Overall, it’s hard to argue:  2018 was a successful year for Gaming Ballistic. I just wish it felt more successful. The miss on the number of folks who would be interested in Lost Hall 2e is particularly painful. I’d pondered hanging up GB entirely in October-November, but then I got the three contracts for the Dungeon Fantasy RPG for 2019, which was uplifting. I hope that these three projects, plus a few more in the pipeline, provide the wind in the sails for 2019.

Dragon Heresy needs some actual play, some good reviews and press, and a bit of word-of-mouth. If it can get it, it can be a bit player overall and still make the difference in my being able to self-fund, rather than crowdfund, projects. I have more ideas from myself and others than I have cash-flow to support, mostly in the “it costs good money to get good art” category. I like going into crowdfunding with nearly everything complete, and that can’t happen just yet in 2019.

That’s the summary. More details below the break.

Continue reading “Gaming Ballistic 2018 Year in Review”

I was recently (like 30 minutes ago) interviewed on the Tenkar’s Tavern Designers and Makers podcast.

He asks me five critical questions (including such weighty matters as “Race as Class” and “what do you think of Save or Die – the die roll, not the podcast?”

I always love talking about gaming, so give a listen, and share it with friends! I talk Dragon Heresy, Swords and Wizardry and the OSR, and of course, Lost Hall of Tyr.

E218 – Designers & Makers – I Interview Douglas Cole (Gaming Ballistic) by Tavern Chat

Jason Hobbs, of Hobbs and Friends of the OSR, linked me in to a grappling duel that he was going to run in an ongoing game he runs. You can see it here, from about the 5 minute mark to about 10 minutes, maybe a bit longer. He used concepts from my book, Dungeon Grappling, to execute the duel.

Check it out. I’ll wait.

A few things about it that struck me, or that I really liked:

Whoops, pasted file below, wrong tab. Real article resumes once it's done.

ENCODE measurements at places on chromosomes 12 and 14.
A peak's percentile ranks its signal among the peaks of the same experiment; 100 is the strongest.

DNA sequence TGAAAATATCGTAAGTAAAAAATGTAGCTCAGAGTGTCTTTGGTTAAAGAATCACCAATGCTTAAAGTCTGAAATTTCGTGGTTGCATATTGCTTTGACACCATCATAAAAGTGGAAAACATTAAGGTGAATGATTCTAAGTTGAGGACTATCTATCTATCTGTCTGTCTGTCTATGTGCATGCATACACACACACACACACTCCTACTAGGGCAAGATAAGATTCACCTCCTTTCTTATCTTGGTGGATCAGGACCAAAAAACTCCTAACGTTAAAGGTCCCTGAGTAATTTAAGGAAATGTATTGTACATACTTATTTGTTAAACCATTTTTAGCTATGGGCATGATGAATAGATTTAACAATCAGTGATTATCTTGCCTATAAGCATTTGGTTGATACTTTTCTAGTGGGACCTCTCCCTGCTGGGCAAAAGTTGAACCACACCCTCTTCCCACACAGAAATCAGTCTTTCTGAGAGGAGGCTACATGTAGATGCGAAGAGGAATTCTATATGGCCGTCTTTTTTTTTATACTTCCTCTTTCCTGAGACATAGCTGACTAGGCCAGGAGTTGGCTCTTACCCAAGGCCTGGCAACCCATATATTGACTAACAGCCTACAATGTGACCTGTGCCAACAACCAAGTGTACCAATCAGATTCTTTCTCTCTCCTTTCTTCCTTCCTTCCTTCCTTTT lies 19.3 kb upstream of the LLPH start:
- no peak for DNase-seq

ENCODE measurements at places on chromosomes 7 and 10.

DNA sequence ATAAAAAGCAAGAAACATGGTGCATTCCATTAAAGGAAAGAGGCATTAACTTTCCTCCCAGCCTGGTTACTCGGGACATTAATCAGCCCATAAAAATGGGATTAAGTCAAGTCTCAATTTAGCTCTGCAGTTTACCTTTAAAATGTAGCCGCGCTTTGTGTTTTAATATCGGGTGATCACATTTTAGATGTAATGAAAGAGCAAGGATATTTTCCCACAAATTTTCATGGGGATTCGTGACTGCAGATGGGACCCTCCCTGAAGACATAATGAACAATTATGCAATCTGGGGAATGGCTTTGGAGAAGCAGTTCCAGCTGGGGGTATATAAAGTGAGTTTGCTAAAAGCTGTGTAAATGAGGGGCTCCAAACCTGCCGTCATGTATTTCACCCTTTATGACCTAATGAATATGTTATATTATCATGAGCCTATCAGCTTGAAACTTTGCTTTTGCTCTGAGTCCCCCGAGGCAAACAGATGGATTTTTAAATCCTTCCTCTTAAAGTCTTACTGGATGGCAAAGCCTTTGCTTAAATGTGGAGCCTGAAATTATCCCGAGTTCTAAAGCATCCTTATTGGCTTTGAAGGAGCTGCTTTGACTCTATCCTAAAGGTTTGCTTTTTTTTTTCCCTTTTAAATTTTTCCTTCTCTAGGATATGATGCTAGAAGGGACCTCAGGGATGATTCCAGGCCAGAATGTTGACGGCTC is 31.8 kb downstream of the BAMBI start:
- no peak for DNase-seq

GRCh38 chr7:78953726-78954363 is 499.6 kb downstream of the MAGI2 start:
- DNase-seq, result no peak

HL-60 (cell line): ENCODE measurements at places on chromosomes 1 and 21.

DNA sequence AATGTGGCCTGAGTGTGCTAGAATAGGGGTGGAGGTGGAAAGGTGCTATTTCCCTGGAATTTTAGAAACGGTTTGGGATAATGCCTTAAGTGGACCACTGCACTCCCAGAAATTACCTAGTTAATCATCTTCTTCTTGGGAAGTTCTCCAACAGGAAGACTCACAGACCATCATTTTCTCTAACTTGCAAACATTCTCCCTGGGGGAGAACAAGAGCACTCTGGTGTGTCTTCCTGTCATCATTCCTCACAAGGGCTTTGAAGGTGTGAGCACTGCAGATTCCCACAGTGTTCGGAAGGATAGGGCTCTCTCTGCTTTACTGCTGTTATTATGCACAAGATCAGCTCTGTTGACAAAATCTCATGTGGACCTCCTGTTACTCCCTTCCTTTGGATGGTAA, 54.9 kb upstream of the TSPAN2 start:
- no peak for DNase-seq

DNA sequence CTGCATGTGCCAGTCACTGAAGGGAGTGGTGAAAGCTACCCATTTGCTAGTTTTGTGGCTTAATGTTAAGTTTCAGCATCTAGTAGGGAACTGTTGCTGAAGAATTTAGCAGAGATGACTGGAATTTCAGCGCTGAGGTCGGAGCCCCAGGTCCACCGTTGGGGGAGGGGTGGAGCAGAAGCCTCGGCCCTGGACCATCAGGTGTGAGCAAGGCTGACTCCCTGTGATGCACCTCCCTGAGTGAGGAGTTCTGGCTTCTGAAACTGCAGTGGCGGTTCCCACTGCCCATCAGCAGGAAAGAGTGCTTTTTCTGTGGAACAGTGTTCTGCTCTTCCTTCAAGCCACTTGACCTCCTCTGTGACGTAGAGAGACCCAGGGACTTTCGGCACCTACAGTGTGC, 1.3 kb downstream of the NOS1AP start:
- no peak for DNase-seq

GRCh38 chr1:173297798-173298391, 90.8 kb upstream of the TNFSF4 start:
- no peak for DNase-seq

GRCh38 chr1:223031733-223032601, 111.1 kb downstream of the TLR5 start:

• First, Jason looked at the rules ahead of time, trimmed them to his needs, and clarified the function with the other player in the duel
  • He made them his own: dividing the HP of each fighter into a few bins of a size that made sense to him. There seemed to also be a “no effect” zone up to a certain level, too
  • He eliminated modifiers to the damage roll: “just roll your Hit Die for control damage.”
  • He made the contest one-way: no way to counter-grapple. The player asked about it, and was informed not to worry.
  • It was fast, and especially in the duel, the “miss, miss, hit/damage, miss, hit/damage, etc” sequence was as fast as it should be, with no bizarre lookups.

That’s the point, really: everyone who plays any version of D&D knows the hit roll vs AC/damage roll paradigm. It’s basically in our blood. And with the relatively low number of HP in Old School games, using HP as Control Maximum is equally well understood.

The player was able to ask for things to do: “get in and take him down.” That was glossed over, but it could have been attempted as soon as the fight moved from “grabbed” to “grappled.” Make an attack roll, spend the CP to represent the effort of throwing him to the ground, and poof. He’s now prone (and presumably embarrassed) on the ground. Easier to hit, harder to hit you, and worse Dexterity-type saving throws.

I liked what I saw, and as the players and the GM get used to it, I can easily see adding some of the optional detail for more fun.

For what it’s worth: Dungeon Grappling is on sale until January 2, 2019!

Gaming Ballistic Holiday Sale

Merry Christmas, Happy New Year, and buy my stuff! The Gaming Ballistic Holiday Sale is on!

Not subtle, but then, a sale really isn’t. All Gaming Ballistic RPG products are on sale on my website at 23% off until Jan 2, 2019.

That should allow you fine folks to either buy stuff for yourself or your friends, or after Christmas, to treat yourself.

I’m not wedded to the 23% number, but for obviously reasons Warehouse 23 is, so there we go!

Oh, and Hall of Judgment is also on sale on Warehouse 23 until December 19.

Furthermore, if you’ve been hankering for a hand-built viking shield, pricing has been updated and a new option added for hide facing and backing. Also: poplar is now the only shieldwood I am using; aspen is too brittle, and I got some actual trees cut down and seasoned that I’m turning into planks over the next few weeks.